iPods Speed the Collection of Data in Engineering Classroom

Using iPods in the Electrical and Computer Engineering class “Fundamentals of Digital Signal Processing” had a two-part purpose: collecting and analyzing pulse rate data, and using that data to design and test a heart-rate monitor. Juniors and seniors used iPods distributed to them for this class to record their own pulse rates.

Lisa Huettel, assistant professor of the practice, decided to use iPods in her class because they are essentially portable hard drives. She added a small, portable sensor that attaches to the iPod. Her goal was for students to learn how to collect and then deal with real-world data in their work. Huttel Class

Anthony Lau and Vincent Mao get a reading on Lau’s pulse using iPods. The electrical and computer engineering majors use the iPods to collect

“A primary challenge for the students is to learn to work with data collected under realistic, meaning imperfect, conditions,” Huettel said. “The students learn how to separate the signal they want, the heart beat, from sources of noise such as movement. Gathering their own data teaches the students the important lesson that signals are often not perfect.”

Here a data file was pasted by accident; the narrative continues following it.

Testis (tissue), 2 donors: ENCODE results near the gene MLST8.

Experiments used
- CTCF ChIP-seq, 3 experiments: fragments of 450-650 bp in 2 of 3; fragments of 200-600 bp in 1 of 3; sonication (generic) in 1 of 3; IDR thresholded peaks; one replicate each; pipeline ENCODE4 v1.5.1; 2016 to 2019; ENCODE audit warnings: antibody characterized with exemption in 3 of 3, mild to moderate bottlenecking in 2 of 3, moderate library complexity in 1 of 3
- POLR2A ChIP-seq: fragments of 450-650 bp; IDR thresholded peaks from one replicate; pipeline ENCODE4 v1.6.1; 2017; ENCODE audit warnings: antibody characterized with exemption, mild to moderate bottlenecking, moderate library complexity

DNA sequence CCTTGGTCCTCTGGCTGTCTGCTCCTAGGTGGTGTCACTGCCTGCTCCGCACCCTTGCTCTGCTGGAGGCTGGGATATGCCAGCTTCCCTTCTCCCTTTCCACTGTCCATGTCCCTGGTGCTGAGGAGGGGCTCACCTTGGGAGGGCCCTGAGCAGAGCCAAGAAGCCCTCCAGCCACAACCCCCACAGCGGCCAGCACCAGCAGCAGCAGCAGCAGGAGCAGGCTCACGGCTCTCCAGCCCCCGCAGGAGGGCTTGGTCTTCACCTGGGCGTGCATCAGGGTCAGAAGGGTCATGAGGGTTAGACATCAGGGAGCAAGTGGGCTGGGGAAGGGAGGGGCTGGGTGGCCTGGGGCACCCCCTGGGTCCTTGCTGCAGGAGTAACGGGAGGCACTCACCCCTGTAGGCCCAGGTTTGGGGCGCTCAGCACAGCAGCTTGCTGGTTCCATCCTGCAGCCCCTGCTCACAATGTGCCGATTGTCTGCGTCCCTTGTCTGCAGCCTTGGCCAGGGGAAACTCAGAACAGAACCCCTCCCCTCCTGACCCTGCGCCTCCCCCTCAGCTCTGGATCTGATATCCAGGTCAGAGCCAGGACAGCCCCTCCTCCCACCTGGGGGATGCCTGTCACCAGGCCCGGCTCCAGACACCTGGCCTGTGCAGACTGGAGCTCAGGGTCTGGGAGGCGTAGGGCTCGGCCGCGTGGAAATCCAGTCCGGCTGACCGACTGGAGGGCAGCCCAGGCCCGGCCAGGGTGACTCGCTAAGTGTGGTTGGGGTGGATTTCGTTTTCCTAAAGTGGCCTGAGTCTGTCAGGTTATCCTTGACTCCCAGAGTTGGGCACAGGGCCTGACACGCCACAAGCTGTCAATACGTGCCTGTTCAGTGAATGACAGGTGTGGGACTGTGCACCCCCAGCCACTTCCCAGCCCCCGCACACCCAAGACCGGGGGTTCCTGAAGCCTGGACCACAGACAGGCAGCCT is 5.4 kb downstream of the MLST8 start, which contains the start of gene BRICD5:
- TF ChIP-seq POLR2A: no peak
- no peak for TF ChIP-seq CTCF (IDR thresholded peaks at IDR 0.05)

The first time the students worked with the iPods and sensors, they practiced by recording their resting pulse rates. In the lab that day, they got used to how the sensor worked, viewing samples on an oscilloscope, and exporting the data to a software program called Goldwave that will help them manipulate it.

In the next step, students took their iPods and sensors to the gym or the track to record their heart rates before, during and after exercising.

Using their collected data, students then started “signal conditioning.” They were interested in the heart rate data recorded, but of course the sensor picks up more than just that. The resulting sample is called “noisy” data.

Vincent Mao and Anthony Lau, both seniors, and both biomedical/electrical engineering majors, could already see what “noisy data” means.

“You can’t distinguish the beats,” he said, looking at the Goldwave image before him.

Student teams had to use software programs and their knowledge of what the data should be to clear out the extraneous data they don’t need.

The two seniors also used their iPods elsewhere. Since they are upperclassmen, they only received an iPod because of this class, and to say they are thrilled would be an understatement. Mao and Lau were both thinking about conducting an independent study project for next semester that would require an iPod.

Mao used his iPod to record lectures. Lau is used the iPod for his independent study class this semester, downloading CT images of vertebrae and carrying them around with him.

“It’s kind of like a backpack,” Lau said. “You store all your stuff on the iPod and bring it with you.”